Editor letters, sampled

The text type 'Letter to the Editor' covers a vast, baggy range of approaches - rather like the text type 'Article', in fact. However, certain common, basic features can be observed, and these should be sufficient to guide how we teach (and examine) 'Letters to the Editor' for English B purposes.

The basis of this page consists of three Letters to the Editor. They all relate to an article published in the New York Times by a woman called Kimberly Probolus, arguing that men should listen more carefully to women. You can see the original article by going to the page  Why men should listen - the two pages are designed to be used in tandem, although you can of course use them independently.

(I call the original an 'article', as it is called elsewhere in the NYT, but actually it was published under 'Letters' - so what distinctions can we make between the two text types? Moot point...)

These are real Letters to the Editor... or rather, they are what really appeared in publication, since we know that such letters are very often edited for reasons of space, economy of means, etc. So, it is worthwhile analysing how they are structured, so as to extract guidelines for the students to follow. You will see that the exercise in the worksheet focuses on exactly such analysis.

However, this exercise raises a couple of tricky questions:

Will the examiners expect this restricted format, or will they expect a full formal letter format? I honestly can't say at present (in March 2020), because the detailed list of expected conventions for the text types has not yet been agreed between senior examiners. I believe and hope that this restricted format shown in these samples will become the new norm - but I am pretty certain that there would be no penalty for using a full formal letter format (with addresses, opening and closing salutations, etc).

  • So, the safe option, at present, is to tell students that they should use the full format.

These letters are short - but surely the English B Paper 1 (at HL, anyway) expects considerably more length? Indeed - at HL students are expected to write between 450 and 600 words, which is more than double the length of these examples. Well, yes... these letters are short, because letters that are short and clear have more chance of being published - but newspapers do publish longer letters if they think the length is worthwhile. And anyway, in the end students should do what the exam requires, whether or not the length is strictly 'realistic'. After all, how many e-mails run to as much as 450 words?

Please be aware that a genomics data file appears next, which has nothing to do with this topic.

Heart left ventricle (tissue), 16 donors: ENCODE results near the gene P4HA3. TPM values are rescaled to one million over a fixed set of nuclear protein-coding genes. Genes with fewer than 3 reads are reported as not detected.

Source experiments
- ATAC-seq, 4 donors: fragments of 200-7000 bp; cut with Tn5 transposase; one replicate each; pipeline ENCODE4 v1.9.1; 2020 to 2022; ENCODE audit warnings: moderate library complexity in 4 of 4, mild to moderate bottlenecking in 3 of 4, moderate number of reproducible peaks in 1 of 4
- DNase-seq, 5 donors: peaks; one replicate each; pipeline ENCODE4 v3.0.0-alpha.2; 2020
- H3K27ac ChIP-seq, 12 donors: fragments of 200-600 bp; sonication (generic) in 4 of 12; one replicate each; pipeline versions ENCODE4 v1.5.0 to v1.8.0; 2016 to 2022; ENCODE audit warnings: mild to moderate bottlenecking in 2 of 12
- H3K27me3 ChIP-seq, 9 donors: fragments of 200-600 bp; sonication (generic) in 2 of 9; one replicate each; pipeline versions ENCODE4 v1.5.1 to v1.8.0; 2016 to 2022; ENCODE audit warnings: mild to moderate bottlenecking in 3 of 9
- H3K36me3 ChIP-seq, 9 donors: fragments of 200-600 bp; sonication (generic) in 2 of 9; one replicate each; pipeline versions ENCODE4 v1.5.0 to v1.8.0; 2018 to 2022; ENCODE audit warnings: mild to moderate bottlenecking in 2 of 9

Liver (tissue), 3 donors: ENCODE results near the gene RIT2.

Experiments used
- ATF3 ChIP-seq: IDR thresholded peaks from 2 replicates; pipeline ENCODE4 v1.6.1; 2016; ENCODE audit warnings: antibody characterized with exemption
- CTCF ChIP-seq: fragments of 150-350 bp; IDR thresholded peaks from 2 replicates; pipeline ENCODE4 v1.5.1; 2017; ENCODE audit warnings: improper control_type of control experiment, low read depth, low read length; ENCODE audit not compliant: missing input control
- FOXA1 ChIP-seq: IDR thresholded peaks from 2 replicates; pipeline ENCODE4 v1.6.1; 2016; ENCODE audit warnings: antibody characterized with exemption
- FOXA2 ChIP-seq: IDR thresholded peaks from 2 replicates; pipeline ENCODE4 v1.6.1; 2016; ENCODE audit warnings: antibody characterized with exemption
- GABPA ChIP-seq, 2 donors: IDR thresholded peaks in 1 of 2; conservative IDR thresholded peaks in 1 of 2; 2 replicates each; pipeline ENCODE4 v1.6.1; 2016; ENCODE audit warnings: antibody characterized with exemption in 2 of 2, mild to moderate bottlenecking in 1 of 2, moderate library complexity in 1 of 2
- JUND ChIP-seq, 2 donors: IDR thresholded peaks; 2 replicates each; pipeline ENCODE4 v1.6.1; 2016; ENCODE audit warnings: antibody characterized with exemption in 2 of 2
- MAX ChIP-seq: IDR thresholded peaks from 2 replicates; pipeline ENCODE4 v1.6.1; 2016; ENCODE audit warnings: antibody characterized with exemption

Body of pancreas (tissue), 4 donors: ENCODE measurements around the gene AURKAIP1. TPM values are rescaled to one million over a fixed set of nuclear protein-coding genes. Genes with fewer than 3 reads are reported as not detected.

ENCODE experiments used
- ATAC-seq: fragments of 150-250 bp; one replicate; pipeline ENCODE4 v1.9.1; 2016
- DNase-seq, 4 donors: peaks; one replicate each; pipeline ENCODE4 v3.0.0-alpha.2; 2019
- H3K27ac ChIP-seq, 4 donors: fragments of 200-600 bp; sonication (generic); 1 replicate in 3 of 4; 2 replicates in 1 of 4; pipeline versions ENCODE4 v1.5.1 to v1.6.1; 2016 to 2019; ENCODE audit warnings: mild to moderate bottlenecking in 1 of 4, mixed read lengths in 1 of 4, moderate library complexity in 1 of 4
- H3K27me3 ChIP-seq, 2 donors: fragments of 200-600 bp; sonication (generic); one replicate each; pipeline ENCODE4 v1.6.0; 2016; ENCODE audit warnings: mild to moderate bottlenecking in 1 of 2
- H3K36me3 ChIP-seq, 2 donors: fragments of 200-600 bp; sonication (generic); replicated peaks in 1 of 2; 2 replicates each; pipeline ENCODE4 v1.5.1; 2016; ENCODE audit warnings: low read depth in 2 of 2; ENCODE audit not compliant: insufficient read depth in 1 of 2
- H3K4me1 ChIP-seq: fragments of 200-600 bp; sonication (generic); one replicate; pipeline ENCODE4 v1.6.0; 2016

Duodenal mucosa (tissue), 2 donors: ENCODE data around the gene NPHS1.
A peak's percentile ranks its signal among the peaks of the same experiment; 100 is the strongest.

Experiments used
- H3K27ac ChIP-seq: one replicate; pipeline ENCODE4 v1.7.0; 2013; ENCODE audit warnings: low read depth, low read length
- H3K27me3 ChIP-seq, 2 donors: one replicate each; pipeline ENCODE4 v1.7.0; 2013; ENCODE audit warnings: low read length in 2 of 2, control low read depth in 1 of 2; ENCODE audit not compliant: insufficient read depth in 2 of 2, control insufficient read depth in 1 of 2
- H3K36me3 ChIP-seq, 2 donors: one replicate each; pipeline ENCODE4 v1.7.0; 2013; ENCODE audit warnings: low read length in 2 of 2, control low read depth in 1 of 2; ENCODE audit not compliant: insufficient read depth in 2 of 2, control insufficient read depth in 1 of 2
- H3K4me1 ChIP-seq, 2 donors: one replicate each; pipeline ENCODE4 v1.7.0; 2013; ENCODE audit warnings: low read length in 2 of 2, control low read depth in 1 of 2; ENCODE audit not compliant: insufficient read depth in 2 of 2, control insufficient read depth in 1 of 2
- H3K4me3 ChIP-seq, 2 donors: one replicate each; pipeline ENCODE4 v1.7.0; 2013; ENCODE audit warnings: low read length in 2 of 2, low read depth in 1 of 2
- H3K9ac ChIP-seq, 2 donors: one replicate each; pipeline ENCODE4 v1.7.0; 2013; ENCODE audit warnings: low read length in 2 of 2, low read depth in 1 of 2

• In short, tell them to follow the basic structural elements as shown in the 'structural analysis' exercise (see below) - but write at greater length, explaining each point in slightly more detail.

Anyway, here is the handout, with the texts...

.

The worksheet exercises

Here are the answers that I would expect.

Structural analysis

All three letters contain certain features which are normal or conventional in Letters to the Editor. Skim through the letters to work out what features they have in common. Then, in the chart below, fill in the three columns on the right, with Y (Yes) or N (No).

Conventions / Features

Letter A

Letter B

Letter C

Sender’s full address

N

N

N

Recipient’s full address

N

N

N

Salutations – ‘Dear Sir’ & ‘Yours sincerely’

N

N

N

Writer’s name, and home town

Y

Y

Y

Reference to original article / author

Y

Y

Y

Link to original article (online letter)

N

Y

N

Detailed summary of original article

N

N

N

Statement of letter-writer’s point of view

Y

Y

Y

Explanation of reasons for letter-writer’s point of view

Y

Y

Y

Proposal or recommendation

Y

Y

Y

Note that the elements in red are those that I think are the essential features that students should attempt to include - in whatever way: there can be nothing rigid about this kind of system.

Point of view / stance

The letters seem to have been selected to give a range of responses to the original article – whether for or against, to put it simply.

Skim the articles, and decide which letter’s point of view falls into the categories shown in the chart below - then fill in the three columns on the right, with Y (Yes) or N (No).

Point of view / stance

Letter A

Letter B

Letter C

Basically agrees with the original article

Y

Y? / N?

N

Basically disagrees with the original article

N

N

Y

Makes a balanced comment on the original article

N

Y

N

Some of the answers here are debatable (letter B, for instance) - so by all means debate with the students, requiring them to provide evidence from the text as to why they might make a different interpretation.

Emphasise as well the three basic approaches - 'agree' / 'disagree' / 'balanced comment' (usually 'agree, but...').

.

All materials on this website are for the exclusive use of teachers and students at subscribing schools for the period of their subscription. Any unauthorised copying or posting of materials on other websites is an infringement of our copyright and could result in your account being blocked and legal action being taken against you.